The Canterbury Papers
by Judith Healey
The only thing I felt was a strong hand around my neck, another around my waist, and -- before I could cry out -- I smelled the thick, sweet scent of a mandrake-soaked cloth. Unforgiving hands clapped it against my face, and all went dark.
Alais, the king of France's sister, is abducted while on her mission for the wily Eleanor of Aquitaine, the former Queen of England, to retrieve hidden letters that, in the wrong hands, could bring down the English king. In exchange, the French princess was to receive long-heldand dangerous information. Now Alais, along with help from the very intriguing leader of the Knights Templar, must unravel a tangled web of family secrets and lies.
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1. In the constant battles between England and France in this period, what did each kingdom seek? Did Louis and Henry appear to be sworn enemies? Did they have any common goals?
2. Why was King John, sometimes called Lackland in so much trouble with the church? What do you imagine his goals were? From the perspective of this story, does it appear he will be a successful king? What qualities does he evidence or lack that supports your opinion?
3. What do you make of the affair of Alais and Henry? Was he wrong to express his feelings as he did? What attracted him to Alais? What did she feel or not feel about him?
4. Why does William have access to so many resources? Where does his power come from? What are his gifts, in your opinion? What are his shortcomings?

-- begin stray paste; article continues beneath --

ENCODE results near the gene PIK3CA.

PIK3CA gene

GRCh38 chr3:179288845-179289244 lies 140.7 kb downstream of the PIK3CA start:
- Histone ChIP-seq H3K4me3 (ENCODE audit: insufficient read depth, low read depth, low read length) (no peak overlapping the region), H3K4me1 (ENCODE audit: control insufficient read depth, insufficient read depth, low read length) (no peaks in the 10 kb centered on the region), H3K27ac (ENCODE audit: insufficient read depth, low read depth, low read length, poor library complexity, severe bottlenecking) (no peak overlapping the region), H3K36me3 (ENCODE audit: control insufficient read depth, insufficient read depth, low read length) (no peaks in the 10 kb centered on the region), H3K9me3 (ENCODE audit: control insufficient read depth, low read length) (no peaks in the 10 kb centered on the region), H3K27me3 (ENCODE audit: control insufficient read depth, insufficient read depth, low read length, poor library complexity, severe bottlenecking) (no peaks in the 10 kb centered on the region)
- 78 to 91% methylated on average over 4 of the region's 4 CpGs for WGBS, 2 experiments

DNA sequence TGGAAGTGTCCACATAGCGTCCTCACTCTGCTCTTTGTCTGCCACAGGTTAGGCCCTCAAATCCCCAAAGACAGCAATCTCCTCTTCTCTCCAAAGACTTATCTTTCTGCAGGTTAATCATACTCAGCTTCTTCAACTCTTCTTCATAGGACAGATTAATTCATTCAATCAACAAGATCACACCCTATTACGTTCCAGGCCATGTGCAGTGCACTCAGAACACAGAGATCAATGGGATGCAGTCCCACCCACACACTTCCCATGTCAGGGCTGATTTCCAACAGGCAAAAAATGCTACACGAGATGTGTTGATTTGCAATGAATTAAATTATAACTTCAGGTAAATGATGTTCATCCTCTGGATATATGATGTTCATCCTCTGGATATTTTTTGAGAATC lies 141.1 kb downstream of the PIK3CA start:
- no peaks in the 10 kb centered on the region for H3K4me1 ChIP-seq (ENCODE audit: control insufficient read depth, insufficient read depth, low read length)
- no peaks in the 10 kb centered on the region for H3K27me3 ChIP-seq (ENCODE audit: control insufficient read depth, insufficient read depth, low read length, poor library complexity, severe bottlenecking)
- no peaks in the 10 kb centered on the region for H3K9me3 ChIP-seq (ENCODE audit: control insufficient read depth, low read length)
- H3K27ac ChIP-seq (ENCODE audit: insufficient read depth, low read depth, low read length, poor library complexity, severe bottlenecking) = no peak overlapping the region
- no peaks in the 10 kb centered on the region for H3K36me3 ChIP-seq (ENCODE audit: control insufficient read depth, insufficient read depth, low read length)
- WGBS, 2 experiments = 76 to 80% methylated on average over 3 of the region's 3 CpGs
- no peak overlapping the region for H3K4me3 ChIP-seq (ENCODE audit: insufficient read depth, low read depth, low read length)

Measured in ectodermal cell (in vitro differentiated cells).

5. What feeling dominates Alais at the beginning of the novel? Why does she undertake this journey? Is she putting herself in danger with her small party? Why or why not? Do you agree with her uncle's assessment of her when they meet at the Boar's Head Inn? What would you say her most significant asset is?
6. What role does her art play in her habits of thinking and seeing? What role did it play in her various assessments of the situation while she was traveling?
7. Alais had a physical difference about her. How did she treat this difference or think of it at various times? What do you know about what people thought of physical deformities in the middle ages? Where is the evidence of this in the book?
8. What is the major change Alais experienced in the course of this story. What aspects of the final scenes illustrate this change? What specific events in the story have helped to bring about that change?
9. Where in the book does Alais demonstrate courage? Where do you think she is rash? Would you have counseled her to do other than she did in any of the scenes?
10. This story was set in the time that the Grail stories were written. The original Grail stories were written by Chretien de Troyes, whose patron was Marie, Countess of Champagne, daughter of Eleanor and Louis. How could you view The Canterbury Papers as a grail story? What similarities are there between Alais' quest and the grail knights' quest? If Alais found a grail at the end of this story, what would it be? Would it be a person, or a quality, or a state of mind?
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"Filled with intrigue and peopled with compelling legendary figures, The Canterbury Papers is an 'electrifying journey into the past'"